Opioids, such as fentanyl and fentanyl combined drugs, can be injected intravenously, applied topically, taken orally, or inhaled. They attach to opioid receptors in the brain after crossing the blood-brain barrier. The effects of these opioids on the body are extensive, including:

  • Relaxation,
  • Euphoria,
  • Pain relief,
  • Sedation,
  • Dizziness,
  • Drowsiness,
  • Confusion,
  • Pupillary constriction,
  • Slow heart rate, and
  • Respiratory depression.

Recognizing an Opioid Overdose

An overdose can occur anywhere from 20 minutes to two hours after the use of substances. Signs of an overdose include the following:


  • Hypothermia (Low Body Temperature)
  • Bradycardia (Low Heart Rate)
  • Bradypnea (Low Respiratory Rate)
  • Hypotension (Low Blood Pressure)

Mental Status

  • Sedated, Comatose


  • Miosis (Constricted)

recognizing an overdose

EP professionals and the Use of Narcan

In the security industry, some providers are sure to encounter illicit drug use by clients, friends, family, or guests. Any individual exhibiting the effects of an opioid overdose will need immediate attention and reversal.

Imagine this scenario: You are accompanying your client on a private yacht. Somebody on board starts to display signs of an overdose. There is no EMS unavailable, making you the initial medical provider.

That is where intranasal Narcan comes into play. As the EP agent, you may be the most qualified or only one prepared to assess and administer the life-saving treatment.

Who Else Should Carry Narcan?

The simple answer is anyone who may have to deal with someone at high risk for opioid overdose. Those who are at the highest risk are:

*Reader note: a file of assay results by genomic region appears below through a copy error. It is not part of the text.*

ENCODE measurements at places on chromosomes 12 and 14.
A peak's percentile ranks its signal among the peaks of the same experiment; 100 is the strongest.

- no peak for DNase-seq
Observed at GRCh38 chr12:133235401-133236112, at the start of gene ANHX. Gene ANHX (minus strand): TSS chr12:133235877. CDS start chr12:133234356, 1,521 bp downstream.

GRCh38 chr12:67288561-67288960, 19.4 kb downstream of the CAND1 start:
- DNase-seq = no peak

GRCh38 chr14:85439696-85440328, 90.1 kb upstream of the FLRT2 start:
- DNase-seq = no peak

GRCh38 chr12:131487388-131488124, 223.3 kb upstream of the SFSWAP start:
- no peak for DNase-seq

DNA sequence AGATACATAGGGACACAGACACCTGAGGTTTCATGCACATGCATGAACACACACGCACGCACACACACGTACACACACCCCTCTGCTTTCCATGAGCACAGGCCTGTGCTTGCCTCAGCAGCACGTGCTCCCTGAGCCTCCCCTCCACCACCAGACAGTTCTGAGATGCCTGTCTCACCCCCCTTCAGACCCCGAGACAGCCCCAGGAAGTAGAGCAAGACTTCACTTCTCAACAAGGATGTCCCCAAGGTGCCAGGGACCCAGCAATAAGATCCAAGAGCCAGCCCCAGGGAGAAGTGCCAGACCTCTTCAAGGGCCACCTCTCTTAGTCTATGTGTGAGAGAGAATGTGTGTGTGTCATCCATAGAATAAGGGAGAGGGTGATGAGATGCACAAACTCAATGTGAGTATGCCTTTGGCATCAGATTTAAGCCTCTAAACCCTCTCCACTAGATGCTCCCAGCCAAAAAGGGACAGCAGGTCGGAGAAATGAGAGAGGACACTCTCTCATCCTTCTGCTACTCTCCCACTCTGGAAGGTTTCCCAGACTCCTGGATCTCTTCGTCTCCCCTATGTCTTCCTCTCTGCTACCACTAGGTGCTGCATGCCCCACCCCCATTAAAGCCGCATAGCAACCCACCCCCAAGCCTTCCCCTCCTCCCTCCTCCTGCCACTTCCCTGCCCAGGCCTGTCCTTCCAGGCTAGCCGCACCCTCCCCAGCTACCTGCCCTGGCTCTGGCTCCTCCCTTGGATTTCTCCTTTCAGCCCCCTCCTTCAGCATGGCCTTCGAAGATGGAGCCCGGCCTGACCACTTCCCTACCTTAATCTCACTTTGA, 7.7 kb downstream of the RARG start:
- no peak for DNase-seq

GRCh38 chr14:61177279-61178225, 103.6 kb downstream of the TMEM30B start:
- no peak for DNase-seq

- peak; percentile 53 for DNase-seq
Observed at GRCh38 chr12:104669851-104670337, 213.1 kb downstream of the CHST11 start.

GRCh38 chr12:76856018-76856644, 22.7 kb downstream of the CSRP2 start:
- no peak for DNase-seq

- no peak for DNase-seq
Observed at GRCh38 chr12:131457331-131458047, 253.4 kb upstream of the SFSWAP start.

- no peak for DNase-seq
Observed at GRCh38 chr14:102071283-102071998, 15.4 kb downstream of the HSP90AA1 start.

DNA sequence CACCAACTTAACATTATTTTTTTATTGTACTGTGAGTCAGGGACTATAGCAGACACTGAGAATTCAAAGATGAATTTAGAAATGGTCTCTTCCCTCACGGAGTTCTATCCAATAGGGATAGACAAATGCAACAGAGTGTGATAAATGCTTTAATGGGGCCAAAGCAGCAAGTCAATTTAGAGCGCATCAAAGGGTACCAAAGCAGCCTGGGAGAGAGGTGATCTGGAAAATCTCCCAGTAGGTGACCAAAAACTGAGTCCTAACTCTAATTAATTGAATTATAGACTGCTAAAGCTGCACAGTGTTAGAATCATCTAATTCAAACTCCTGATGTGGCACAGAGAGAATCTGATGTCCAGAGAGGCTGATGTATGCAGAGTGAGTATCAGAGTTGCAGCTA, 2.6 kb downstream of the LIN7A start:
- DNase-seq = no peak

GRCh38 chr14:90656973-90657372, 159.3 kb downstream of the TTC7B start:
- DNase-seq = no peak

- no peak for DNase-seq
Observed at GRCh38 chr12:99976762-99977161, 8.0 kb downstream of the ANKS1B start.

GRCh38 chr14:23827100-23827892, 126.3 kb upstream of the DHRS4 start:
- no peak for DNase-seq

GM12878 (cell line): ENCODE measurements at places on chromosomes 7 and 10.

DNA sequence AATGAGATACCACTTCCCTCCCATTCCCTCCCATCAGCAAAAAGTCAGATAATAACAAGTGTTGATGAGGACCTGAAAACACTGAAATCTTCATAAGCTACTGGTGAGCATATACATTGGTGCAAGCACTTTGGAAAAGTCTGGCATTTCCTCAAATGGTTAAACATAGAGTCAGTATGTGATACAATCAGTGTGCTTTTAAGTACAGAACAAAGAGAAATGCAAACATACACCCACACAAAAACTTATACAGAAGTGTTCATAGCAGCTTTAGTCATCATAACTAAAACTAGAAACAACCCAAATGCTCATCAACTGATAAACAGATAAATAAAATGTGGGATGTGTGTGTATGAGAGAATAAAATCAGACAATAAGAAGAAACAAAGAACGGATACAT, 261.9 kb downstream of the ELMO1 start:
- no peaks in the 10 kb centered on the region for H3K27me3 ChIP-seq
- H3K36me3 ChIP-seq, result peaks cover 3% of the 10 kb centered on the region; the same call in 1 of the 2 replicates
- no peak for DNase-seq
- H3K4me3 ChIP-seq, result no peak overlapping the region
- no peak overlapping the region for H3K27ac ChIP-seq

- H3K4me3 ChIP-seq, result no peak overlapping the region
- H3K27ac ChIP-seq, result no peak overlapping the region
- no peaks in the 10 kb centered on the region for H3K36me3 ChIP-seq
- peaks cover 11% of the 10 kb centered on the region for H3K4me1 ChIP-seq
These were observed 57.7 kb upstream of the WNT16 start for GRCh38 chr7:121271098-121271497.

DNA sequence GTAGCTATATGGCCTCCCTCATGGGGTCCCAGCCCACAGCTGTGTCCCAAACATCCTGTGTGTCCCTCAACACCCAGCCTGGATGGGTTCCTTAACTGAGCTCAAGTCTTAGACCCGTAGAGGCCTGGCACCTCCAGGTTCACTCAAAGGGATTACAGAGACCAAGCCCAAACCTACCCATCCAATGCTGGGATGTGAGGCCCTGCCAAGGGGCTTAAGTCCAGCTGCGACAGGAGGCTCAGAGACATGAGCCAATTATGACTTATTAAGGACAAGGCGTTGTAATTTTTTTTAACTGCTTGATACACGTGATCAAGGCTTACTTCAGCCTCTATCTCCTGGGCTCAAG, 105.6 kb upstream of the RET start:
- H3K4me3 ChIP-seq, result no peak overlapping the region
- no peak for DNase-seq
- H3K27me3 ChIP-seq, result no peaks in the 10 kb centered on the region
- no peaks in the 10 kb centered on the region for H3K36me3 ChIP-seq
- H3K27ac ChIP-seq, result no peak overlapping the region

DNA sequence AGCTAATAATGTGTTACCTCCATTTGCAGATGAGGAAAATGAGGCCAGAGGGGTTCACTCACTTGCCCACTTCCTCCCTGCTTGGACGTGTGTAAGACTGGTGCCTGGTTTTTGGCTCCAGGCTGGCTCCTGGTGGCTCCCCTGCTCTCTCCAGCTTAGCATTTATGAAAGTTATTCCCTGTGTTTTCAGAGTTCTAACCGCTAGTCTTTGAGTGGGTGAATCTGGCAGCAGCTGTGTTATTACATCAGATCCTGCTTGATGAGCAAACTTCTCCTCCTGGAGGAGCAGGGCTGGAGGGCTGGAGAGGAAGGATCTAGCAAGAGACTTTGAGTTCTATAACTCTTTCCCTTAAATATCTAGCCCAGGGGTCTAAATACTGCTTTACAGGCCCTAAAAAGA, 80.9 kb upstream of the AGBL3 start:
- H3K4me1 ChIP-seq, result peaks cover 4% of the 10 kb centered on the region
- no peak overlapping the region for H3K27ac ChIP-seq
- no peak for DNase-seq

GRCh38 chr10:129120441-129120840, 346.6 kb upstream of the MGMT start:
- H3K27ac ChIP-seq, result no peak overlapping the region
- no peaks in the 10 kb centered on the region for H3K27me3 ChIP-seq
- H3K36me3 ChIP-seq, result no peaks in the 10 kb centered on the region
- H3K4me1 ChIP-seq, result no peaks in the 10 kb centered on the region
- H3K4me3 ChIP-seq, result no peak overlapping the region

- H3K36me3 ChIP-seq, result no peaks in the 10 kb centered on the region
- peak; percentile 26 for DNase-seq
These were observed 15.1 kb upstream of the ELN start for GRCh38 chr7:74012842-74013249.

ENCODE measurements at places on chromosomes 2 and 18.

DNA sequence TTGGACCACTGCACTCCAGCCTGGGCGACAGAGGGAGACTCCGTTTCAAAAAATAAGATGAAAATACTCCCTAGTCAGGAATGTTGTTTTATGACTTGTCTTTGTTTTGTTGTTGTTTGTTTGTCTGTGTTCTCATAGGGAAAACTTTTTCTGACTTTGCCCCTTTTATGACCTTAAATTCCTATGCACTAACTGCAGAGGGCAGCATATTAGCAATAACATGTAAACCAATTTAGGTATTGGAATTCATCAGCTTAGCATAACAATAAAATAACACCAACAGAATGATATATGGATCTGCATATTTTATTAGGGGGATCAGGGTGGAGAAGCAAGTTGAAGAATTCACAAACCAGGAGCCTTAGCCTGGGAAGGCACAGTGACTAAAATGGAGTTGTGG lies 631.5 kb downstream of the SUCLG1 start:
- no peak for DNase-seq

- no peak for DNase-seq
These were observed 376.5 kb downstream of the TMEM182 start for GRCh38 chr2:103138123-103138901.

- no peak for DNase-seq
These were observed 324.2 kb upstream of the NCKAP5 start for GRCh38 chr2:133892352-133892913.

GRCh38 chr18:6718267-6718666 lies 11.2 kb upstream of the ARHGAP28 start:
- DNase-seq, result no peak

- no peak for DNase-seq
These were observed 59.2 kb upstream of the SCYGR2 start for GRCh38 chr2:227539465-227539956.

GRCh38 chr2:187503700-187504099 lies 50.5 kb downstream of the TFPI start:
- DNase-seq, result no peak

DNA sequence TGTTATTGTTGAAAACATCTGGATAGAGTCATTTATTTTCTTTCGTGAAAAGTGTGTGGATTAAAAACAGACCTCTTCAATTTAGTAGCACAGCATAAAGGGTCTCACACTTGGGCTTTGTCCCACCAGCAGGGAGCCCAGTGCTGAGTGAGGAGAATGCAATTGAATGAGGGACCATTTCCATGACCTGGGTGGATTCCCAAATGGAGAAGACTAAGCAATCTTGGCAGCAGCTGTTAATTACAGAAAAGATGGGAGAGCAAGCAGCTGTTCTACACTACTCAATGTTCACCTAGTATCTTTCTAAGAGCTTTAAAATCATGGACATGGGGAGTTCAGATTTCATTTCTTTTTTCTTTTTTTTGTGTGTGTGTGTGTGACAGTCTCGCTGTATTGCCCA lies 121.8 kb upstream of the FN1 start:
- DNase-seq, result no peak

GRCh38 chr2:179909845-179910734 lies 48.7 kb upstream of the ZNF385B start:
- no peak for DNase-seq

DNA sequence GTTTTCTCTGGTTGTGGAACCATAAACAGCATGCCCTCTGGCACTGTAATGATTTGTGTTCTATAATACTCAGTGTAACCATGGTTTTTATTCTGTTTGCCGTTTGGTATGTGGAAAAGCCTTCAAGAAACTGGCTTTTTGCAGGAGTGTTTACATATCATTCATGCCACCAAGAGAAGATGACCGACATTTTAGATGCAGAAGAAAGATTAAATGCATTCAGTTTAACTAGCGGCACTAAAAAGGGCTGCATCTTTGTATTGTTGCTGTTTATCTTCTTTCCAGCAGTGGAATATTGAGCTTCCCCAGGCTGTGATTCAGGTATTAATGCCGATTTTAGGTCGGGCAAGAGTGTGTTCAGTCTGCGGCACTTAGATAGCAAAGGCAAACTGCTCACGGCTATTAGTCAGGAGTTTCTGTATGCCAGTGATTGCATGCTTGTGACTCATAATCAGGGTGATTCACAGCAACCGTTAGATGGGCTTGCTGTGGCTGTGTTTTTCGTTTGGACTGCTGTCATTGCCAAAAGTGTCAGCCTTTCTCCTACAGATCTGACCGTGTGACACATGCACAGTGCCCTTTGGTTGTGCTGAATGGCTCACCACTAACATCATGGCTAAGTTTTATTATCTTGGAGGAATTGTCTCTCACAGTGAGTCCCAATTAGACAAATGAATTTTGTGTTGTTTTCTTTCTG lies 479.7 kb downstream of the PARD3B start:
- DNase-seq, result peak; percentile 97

• People who use prescription opioids, especially those taking higher doses.
  • Children are at greater risk of accidentally ingesting drugs.
  • People who use opioids in combination with other sedating substances, such as benzodiazepines (Xanax, Ativan).
  • Household members of people in possession of opioids (including prescription opioids).
  • People with opioid dependence, in particular, follow reduced tolerance.
  • People who inject opioids.
  • People who use opioids suffer from medical conditions such as HIV, liver or lung disease, or suffer from depression.

Others who should consider access and use of Narcan are those living or working in areas that see high rates of opioid overdose.

Final Word on Narcan

Narcan does not have to be given to someone “high” or intoxicated on an opiate. Rather, someone eliciting signs and symptoms of an opiate overdose, as indicated by respiratory or circulatory depression, should be administered Narcan.

Other indicators that alert to the need for Narcan are signs of respiratory collapse with shallow, slow breathing, or no breathing. Additional signs include:

  • Someone cool to the touch,
  • Clammy with bradycardia, or
  • Hypotension is an indicator of eminent circulatory collapse.